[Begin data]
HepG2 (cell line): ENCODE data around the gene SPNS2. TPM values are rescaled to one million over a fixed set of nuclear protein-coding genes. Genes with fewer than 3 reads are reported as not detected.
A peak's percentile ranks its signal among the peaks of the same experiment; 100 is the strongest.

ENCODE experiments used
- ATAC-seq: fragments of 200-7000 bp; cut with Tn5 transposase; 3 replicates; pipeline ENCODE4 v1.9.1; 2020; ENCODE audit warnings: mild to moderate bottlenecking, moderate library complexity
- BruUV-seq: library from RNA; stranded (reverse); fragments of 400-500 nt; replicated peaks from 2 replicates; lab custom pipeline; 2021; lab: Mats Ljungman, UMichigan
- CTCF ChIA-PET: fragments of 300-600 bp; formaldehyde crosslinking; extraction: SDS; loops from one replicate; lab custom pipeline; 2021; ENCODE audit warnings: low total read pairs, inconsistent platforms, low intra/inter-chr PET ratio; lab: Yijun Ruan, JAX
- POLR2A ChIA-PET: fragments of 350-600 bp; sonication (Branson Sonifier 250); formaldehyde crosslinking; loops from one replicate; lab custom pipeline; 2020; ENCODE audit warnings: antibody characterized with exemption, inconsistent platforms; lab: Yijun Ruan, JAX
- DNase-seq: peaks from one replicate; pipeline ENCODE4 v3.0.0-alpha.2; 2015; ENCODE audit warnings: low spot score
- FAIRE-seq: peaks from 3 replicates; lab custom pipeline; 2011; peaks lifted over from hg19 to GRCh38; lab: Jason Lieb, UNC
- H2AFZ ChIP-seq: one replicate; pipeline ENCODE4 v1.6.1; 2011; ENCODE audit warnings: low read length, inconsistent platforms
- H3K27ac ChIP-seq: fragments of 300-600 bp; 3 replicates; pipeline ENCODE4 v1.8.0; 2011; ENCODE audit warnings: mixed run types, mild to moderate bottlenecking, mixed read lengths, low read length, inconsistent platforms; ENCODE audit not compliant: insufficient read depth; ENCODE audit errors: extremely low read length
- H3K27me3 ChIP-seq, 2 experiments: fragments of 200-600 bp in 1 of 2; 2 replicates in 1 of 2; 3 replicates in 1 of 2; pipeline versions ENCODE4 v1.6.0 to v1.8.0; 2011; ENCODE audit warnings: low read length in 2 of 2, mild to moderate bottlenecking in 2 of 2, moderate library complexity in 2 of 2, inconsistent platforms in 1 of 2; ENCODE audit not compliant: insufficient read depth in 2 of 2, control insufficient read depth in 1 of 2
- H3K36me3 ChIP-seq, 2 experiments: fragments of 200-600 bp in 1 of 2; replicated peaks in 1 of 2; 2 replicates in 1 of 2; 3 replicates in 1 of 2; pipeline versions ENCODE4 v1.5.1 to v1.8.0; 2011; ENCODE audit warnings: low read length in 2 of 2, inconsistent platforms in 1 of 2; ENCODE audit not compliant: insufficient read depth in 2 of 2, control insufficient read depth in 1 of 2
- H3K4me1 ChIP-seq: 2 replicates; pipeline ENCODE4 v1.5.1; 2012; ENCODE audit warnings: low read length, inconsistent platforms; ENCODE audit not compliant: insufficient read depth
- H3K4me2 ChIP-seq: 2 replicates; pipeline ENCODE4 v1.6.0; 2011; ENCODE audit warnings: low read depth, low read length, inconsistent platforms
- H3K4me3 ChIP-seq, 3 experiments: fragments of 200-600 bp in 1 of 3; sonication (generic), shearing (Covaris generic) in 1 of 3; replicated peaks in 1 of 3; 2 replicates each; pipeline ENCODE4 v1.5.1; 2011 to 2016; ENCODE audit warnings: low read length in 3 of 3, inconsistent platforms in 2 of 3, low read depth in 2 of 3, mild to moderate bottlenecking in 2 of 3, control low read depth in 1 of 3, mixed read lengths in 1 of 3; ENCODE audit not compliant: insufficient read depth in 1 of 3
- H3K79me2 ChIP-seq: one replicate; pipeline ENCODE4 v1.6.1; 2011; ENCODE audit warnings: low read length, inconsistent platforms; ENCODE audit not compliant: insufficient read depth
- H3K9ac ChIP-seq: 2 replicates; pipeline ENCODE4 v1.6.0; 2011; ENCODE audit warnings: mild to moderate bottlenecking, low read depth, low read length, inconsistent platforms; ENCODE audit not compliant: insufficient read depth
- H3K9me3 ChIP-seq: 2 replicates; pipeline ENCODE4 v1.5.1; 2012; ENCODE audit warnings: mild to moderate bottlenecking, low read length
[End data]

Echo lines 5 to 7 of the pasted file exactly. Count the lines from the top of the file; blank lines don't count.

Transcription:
- BruUV-seq: library from RNA; stranded (reverse); fragments of 400-500 nt; replicated peaks from 2 replicates; lab custom pipeline; 2021; lab: Mats Ljungman, UMichigan
- CTCF ChIA-PET: fragments of 300-600 bp; formaldehyde crosslinking; extraction: SDS; loops from one replicate; lab custom pipeline; 2021; ENCODE audit warnings: low total read pairs, inconsistent platforms, low intra/inter-chr PET ratio; lab: Yijun Ruan, JAX
- POLR2A ChIA-PET: fragments of 350-600 bp; sonication (Branson Sonifier 250); formaldehyde crosslinking; loops from one replicate; lab custom pipeline; 2020; ENCODE audit warnings: antibody characterized with exemption, inconsistent platforms; lab: Yijun Ruan, JAX